There are a variety of clearances to consider when installing siding. Clearance refers to the gap we leave from the siding to another material. For example, by code we leave six inches between the bottom-most edge of the siding and soil. By specification, we are supposed to leave two inches between Hardie Plank and the roof deck. SmartSide only requires one inch in this location. This is a consistent difference between the two materials. Your inspector should be able to recognize the difference between them and apply the correct specification. 

That said, good luck in getting most contractors to actually follow the guidelines. 

 Damage evident at the base of the wall due to water contact.

Damage evident at the base of the wall due to water contact.

 Brand new and prepped for failure. Poor clearance to the deck and soil.

Brand new and prepped for failure. Poor clearance to the deck and soil.

A Failure to Install the Water-Resistive Barrier

“ . . . felt or other approved water-resistive barrier shall be applied over studs or sheathing of all exterior walls.” That is a direct quote from the IRC. It does not differentiate between the top of walls on gable ends or the garage against those at living spaces. So why do I see this on local job sites?

 Seen recently on a job site nearby. 

Seen recently on a job site nearby. 

A Failure To Add Kick-out Flashing

Kick-out flashing is supposed to be installed at the intersection of a roof and a vertical wall. This piece of flashing is angled so that water running down the roof deck is directed away from the wall and into a gutter. If the water is allowed to flow unimpeded against the siding, there will be damage. The only question will be one of degree. 

 Mr. Fix-it has a wealth of great information at his website!  http://misterfix-it.com/

Mr. Fix-it has a wealth of great information at his website! http://misterfix-it.com/

So there we go. Four reasons to keep a sharp eye on your siding contractor. Just an FYI, this doesn't just apply to new homes. I've seen the same types of failures on older homes that were re-sided.  

Three Questions to Ask Your Home Inspector - The Answers May Surprise You!

You can find a dozen sources for questions to ask your home inspector. Let me add a trio that most lists won't have.

Do You Have Relatives Worrking in Real Estate? 

The answer may well be yes. Our region has a surprising number of inspectors who have close relatives working as Realtors or other related industries. In an ideal world, this would be disclosed whenever a conflict may present itself. In the real world, things are more gray. Ask. If the spouse or siblings aren't involved in any way, great. If so, you know and can make your own judgment.

Do You Perform Repairs for Concerns You Find?

Most inspectors will answer 'No.' Most, but not all. While I was still on the Home Inspector Advisory Board, I had an inspector call to complain about precisely this conflict in the Tri-cities area. From the rumor mill, it's happening in just about every region despite the fact that the Washington standard prohibits work-for-hire for one year post-inspection.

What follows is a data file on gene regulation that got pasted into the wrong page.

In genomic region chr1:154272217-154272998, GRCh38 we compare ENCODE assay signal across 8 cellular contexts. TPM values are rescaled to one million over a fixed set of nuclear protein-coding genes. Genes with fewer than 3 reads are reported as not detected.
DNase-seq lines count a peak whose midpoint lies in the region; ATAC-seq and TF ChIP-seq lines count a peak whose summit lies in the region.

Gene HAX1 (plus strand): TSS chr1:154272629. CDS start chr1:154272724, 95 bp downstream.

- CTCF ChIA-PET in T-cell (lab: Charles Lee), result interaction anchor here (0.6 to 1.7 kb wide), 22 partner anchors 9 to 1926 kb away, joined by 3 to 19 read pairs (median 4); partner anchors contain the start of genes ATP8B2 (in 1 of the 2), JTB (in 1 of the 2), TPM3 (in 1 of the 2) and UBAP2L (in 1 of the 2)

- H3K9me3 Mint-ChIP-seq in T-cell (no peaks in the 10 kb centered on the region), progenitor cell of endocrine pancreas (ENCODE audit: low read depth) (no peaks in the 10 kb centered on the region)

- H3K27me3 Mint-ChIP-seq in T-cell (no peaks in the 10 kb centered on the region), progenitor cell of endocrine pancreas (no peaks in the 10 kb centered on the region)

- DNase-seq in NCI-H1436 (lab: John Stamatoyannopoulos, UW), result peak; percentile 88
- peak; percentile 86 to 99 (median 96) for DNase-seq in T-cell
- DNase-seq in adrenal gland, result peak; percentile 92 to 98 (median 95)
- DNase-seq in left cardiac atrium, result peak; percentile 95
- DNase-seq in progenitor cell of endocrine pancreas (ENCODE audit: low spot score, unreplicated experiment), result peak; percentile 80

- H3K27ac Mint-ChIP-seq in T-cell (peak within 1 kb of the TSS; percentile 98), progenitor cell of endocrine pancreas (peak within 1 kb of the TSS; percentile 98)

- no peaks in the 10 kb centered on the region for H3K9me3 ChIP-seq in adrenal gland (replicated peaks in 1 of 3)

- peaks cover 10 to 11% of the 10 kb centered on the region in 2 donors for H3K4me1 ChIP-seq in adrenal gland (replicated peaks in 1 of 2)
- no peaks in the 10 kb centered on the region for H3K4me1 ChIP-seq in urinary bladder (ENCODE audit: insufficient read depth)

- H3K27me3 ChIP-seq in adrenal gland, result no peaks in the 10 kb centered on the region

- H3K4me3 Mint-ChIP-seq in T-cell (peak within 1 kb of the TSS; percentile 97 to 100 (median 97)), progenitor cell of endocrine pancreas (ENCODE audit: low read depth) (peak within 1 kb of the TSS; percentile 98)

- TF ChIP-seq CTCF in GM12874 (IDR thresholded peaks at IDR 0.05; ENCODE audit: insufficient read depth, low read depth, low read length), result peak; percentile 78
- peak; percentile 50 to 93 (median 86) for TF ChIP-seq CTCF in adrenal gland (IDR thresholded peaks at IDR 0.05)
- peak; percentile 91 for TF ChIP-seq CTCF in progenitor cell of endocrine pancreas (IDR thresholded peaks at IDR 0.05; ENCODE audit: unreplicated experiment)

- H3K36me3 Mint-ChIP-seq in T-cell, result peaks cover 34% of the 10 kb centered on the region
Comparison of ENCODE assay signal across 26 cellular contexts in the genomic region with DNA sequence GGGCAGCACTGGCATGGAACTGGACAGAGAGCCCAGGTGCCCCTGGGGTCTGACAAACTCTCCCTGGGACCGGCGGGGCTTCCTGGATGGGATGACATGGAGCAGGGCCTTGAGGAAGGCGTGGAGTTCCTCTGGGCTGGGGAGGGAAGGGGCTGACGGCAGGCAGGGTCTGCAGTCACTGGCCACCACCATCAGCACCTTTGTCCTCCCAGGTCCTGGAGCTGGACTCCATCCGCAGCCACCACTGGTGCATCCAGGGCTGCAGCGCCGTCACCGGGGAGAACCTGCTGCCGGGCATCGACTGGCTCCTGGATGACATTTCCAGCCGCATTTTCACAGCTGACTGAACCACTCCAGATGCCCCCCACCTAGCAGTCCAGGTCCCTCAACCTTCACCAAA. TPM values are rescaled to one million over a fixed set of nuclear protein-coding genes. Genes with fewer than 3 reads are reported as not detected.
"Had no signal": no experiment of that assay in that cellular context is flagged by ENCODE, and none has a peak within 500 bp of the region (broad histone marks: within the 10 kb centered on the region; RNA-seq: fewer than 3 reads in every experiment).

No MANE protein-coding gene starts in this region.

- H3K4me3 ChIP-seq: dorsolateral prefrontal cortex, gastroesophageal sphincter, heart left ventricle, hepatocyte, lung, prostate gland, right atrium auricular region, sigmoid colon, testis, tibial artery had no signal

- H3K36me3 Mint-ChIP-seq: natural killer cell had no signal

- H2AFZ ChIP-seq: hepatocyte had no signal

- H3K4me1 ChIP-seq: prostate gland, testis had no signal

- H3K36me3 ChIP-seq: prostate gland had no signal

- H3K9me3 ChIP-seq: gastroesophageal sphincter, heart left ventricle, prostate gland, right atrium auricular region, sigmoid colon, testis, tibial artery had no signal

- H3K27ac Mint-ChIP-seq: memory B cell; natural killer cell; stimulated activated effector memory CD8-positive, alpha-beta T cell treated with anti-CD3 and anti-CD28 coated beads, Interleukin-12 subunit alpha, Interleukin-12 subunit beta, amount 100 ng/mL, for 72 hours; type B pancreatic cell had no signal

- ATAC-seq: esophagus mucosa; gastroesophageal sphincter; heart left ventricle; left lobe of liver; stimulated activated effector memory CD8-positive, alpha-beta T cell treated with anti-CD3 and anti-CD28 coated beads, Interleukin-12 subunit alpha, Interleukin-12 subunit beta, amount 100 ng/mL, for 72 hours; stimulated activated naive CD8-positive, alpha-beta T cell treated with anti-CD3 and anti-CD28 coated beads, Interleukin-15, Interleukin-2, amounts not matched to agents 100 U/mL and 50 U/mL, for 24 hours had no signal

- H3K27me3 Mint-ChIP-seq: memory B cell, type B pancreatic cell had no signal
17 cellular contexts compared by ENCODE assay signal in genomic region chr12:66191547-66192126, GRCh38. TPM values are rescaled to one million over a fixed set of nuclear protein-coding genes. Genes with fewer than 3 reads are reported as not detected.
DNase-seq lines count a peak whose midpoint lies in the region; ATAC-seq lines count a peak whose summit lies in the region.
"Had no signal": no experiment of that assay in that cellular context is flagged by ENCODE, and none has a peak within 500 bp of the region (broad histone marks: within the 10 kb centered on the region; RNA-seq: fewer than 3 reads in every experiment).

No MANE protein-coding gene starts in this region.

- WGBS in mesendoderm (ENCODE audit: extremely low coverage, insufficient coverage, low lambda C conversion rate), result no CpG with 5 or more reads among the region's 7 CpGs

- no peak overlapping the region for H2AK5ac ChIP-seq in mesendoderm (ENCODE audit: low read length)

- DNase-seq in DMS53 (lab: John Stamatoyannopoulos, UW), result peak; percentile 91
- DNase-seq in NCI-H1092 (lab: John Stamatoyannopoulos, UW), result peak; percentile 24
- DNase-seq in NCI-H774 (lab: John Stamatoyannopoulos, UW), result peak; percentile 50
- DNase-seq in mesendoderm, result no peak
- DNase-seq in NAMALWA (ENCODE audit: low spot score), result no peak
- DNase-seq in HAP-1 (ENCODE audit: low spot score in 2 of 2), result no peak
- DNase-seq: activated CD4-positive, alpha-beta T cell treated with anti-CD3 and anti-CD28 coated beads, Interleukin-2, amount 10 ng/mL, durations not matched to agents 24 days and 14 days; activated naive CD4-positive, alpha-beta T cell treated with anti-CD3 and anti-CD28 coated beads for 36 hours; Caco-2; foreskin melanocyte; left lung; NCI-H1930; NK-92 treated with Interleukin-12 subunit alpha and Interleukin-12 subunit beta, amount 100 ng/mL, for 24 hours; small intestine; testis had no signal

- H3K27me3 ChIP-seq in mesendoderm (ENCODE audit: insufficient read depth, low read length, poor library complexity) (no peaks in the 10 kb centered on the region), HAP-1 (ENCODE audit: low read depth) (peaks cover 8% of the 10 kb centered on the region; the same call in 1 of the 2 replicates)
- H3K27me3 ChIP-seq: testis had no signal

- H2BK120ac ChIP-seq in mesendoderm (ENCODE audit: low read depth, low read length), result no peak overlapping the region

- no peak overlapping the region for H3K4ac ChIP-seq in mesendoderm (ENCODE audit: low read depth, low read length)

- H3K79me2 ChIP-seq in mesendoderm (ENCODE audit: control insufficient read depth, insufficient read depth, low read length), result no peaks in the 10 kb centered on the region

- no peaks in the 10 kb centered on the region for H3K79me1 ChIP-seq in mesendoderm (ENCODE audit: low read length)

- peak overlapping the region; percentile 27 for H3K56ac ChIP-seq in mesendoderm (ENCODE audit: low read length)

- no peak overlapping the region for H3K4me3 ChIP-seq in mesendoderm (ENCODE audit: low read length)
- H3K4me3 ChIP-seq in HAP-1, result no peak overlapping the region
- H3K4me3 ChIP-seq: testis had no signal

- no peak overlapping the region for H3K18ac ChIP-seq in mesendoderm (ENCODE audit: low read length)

Your inspector should not have a financial interest in finding concerns. The inspector's job is to observe and report, accurately. That's it.

Does Your Inspector Follow One Standard?

This seems like an odd-ball question since inspectors obviously follow a standard. The complication comes in with the fact that most inspectors in this area work both sides of the state lline. Washington State has a very well-developed Standard of Practice. The problem comes on the other side of the line. Idaho has no requirements, so some inspectors use a different standard there. 

I recently saw a seller blind-sided because his inspector two years ago failed to identity a potentially hazardous electrical panel. Why? Because it was not require in Idaho though is was in Washington. He knew the panel had a lousy reputation and failed to inform his client.

Your inspector should use one standard, the most restrictive. Here, that's the Washington SOP.

So there you go. Three extra questions to ask. It's okay to spend time on the phone with an inspector getting a feel for them and the way they do their job. Take you time, ask lots of questions, and good luck with the inspection. 

 

A Question to Ask Your Inspector

Search the internet and you can find a raft of questions to ask a home inspector. Many will have a variety of questions, usually involving cost, expertise, experience, and availability. Quite a few have a question along the lines of “Do you participate in continuing education programs?”

It is an okay question that I have never had a client ask me. Why is it only an okay question? Because it is a straight yes-or-no. Let me give you a better question.

What changes have you made to your inspections or reports because of continuing education?

The difference between the two is dramatic. In the first case, the inspector either has or has not done continuing education. In the State of Washington, the answer should always be yes, they have. It is mandated that home inspectors complete 24 hours of continuing education ever licensing cycle. What isn’t mandated is taking classes that expand the inspector’s knowledge. The individual inspector can literally and legally take exactly the same classes each cycle and get credit for it.